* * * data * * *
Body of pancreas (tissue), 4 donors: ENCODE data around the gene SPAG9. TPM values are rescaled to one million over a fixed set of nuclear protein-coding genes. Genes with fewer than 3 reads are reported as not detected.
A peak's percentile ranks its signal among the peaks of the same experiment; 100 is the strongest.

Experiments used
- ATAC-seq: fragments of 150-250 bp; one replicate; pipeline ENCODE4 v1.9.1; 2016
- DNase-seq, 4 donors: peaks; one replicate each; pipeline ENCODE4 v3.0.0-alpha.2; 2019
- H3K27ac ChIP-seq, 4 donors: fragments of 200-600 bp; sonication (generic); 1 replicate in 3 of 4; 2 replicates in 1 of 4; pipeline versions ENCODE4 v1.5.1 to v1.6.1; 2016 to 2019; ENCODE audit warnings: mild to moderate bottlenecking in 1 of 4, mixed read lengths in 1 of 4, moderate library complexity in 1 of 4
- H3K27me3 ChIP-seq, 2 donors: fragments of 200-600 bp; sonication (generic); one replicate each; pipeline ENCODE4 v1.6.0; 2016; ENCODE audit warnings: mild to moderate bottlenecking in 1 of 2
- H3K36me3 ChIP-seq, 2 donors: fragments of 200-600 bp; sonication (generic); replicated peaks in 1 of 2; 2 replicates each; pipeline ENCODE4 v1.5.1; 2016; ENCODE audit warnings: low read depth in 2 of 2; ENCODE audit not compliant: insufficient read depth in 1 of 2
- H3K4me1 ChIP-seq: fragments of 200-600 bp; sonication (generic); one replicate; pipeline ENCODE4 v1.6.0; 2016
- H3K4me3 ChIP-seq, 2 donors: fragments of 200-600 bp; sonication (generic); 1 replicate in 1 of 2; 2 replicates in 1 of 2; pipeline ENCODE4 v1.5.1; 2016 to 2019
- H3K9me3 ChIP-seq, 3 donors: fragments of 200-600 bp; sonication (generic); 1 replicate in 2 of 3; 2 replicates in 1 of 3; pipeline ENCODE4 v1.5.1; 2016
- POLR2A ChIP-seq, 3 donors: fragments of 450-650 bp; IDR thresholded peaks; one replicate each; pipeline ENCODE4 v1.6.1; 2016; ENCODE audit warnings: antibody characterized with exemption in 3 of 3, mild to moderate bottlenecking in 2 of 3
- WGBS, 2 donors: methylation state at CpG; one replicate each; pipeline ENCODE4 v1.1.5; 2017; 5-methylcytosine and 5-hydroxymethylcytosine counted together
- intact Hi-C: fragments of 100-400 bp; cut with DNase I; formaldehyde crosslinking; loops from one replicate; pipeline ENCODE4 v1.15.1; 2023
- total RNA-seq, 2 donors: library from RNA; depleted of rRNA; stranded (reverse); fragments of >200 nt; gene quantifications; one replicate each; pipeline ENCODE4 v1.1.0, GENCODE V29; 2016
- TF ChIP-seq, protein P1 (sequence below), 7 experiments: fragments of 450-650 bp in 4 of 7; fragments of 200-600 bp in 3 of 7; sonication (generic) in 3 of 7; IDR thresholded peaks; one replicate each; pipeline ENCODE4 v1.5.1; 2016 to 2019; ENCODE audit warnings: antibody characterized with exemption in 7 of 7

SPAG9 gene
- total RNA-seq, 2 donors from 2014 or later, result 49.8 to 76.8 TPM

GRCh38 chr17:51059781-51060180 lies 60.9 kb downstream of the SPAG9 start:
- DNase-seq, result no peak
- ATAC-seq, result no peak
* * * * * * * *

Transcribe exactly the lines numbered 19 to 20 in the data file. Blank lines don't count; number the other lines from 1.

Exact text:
GRCh38 chr17:51059781-51060180 lies 60.9 kb downstream of the SPAG9 start:
- DNase-seq, result no peak